Dec 7, 2006

How US banks can use contactless to compete more effectively against alternative payment provider Pay By Touch

Biometric payments company Pay By Touch yesterday announced that it has acquired retail loyalty programme operator S&H Solutions and its parent company S&H Greenpoints for over US$100 million in cash and stock. Cardline reports that “the combination gives Pay By Touch an edge when competing against technology like contactless payments.”

According to the press release, “Many years and more than $200 million dollars have gone into developing the company's real-time marketing technologies, including a highly sophisticated analytical engine that enables retailers to deliver one- to-one consumer messages in-store through multiple proprietary platforms.”

The S&H system requires a dedicated server installed within each store. The server manages behaviour data related to a customer’s transactions at that store, so that messages can be targeted based for example on the number of visits or dollars spent.

US banks have a potentially much more powerful solution with the contactless cards that they are issuing. Contactless cards are chip cards, so they can do much more than traditional magnetic stripe cards. Check out my prior post on how Welcome manages the same type of data within each card’s contactless chip as Pay By Touch does on servers installed in each store.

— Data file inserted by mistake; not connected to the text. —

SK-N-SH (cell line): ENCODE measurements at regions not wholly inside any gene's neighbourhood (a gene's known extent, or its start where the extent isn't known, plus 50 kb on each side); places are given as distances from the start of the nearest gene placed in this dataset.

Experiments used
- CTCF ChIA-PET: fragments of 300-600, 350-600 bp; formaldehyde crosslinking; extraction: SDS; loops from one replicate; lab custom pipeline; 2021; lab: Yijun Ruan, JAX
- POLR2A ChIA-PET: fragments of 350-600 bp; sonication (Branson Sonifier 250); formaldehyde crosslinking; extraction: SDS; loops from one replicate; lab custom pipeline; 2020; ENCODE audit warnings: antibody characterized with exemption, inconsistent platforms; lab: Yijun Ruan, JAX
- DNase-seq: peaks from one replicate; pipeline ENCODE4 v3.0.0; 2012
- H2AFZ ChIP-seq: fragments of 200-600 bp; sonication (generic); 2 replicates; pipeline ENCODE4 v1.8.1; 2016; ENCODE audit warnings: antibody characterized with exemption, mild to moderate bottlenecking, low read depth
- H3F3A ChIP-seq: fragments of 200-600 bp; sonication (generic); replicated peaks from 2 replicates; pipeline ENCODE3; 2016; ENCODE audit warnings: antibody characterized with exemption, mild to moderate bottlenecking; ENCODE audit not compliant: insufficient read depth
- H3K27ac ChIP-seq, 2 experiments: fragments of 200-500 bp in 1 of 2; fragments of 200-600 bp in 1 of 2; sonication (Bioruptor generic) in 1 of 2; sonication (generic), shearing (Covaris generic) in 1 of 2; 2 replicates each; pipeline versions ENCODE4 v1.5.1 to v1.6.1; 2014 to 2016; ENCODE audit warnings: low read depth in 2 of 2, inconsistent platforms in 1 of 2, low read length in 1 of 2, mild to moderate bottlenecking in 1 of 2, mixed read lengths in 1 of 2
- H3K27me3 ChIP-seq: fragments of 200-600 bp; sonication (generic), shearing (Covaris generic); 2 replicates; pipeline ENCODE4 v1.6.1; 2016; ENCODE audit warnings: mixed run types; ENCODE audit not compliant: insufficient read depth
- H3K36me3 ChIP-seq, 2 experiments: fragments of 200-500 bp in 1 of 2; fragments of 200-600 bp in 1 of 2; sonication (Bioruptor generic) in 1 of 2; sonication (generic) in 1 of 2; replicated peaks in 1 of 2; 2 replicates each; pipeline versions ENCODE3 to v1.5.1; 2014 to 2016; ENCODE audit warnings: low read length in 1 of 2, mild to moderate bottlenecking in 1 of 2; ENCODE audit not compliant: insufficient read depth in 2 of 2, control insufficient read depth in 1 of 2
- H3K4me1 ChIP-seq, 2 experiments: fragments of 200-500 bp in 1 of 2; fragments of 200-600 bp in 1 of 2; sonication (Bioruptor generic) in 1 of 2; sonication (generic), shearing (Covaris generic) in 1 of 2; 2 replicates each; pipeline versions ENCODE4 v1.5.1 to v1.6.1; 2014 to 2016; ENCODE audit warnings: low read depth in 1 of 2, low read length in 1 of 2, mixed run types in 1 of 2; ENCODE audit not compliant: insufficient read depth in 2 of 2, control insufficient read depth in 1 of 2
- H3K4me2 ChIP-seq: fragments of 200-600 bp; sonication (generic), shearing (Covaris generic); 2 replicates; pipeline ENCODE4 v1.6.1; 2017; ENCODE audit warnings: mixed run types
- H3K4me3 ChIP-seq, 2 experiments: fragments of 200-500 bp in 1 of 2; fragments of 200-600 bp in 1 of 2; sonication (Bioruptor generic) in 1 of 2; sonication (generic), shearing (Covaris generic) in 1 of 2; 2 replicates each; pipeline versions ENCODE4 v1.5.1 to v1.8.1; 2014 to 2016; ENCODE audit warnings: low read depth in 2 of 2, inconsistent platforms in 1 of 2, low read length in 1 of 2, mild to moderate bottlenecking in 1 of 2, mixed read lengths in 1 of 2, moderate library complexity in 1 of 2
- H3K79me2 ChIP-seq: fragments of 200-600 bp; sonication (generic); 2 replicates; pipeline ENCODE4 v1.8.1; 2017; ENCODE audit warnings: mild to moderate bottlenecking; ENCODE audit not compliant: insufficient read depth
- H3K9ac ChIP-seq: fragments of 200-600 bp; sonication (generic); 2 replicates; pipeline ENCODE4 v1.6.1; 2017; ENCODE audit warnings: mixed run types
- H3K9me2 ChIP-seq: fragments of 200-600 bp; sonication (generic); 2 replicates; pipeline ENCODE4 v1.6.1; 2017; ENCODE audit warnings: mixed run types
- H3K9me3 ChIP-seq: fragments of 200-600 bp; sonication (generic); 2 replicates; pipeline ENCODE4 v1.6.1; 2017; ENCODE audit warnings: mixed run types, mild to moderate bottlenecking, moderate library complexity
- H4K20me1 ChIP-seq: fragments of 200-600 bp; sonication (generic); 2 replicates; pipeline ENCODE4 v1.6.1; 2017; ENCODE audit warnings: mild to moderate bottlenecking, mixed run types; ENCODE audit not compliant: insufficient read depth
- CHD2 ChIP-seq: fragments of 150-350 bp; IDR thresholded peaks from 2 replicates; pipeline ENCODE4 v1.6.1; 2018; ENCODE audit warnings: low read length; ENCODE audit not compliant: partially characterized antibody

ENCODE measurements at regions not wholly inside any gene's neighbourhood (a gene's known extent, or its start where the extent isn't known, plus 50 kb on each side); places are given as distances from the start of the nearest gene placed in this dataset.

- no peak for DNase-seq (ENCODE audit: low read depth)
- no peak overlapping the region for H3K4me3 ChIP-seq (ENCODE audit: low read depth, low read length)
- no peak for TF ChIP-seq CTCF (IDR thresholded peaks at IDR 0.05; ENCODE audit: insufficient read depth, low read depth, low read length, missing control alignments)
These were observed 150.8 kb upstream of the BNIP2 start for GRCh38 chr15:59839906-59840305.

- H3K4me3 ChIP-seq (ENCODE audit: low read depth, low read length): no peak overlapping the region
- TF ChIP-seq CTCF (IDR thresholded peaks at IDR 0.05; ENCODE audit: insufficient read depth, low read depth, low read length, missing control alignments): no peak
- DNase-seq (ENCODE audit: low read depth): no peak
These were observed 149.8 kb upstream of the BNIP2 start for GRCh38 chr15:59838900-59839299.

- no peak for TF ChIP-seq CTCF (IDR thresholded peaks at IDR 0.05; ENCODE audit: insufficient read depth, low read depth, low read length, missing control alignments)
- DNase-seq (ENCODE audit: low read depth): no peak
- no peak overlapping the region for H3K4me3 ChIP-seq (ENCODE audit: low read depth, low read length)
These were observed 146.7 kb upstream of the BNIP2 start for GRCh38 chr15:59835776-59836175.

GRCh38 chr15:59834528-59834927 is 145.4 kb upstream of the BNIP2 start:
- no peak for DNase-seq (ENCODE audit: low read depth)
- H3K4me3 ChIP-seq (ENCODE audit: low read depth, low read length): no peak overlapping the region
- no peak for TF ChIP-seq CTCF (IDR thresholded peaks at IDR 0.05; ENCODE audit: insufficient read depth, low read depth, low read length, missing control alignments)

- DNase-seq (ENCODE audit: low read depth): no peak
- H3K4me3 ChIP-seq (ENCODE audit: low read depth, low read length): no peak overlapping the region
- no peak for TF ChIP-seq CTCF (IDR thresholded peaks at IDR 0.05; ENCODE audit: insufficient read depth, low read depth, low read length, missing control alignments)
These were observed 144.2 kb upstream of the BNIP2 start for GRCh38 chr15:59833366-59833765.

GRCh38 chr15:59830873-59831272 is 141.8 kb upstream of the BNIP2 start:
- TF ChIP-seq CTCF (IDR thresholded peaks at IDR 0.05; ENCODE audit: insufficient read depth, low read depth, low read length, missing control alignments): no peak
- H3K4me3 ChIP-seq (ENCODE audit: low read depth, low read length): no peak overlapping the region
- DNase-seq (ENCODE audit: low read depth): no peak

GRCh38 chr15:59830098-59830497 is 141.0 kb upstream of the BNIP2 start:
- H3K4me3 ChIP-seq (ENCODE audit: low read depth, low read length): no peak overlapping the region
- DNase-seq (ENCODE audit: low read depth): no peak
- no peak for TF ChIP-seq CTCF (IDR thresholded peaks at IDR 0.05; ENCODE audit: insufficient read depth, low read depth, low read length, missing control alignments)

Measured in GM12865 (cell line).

With contactless cards, there is no need for an in-store server. Each card carries all the necessary data. Plus, promotions can be across multiple stores. “Eat at any San Francisco McDonald’s restaurant 3 times in the same week and get a free meal.” With Pay By Touch’s solution, they would have to convince McDonald’s to install a server in each store (a major challenge, which is probably why S&H is only installed in supermarkets), and they would be limited to single store promotions. “Eat 3 times this week in this restaurant and get a free meal.”

Right now, US card issuers are entirely missing the point. They are touting the speed benefits of contactless, something which is easily replicated with traditional magstripe cards where all you need to do is eliminate the need for a signature. Worse, Pay By Touch is possibly even faster than contactless because the customer doesn’t have to pull a card out at all. So the whole speed angle actually plays into Pay By Touch’s strengths and works against banks.

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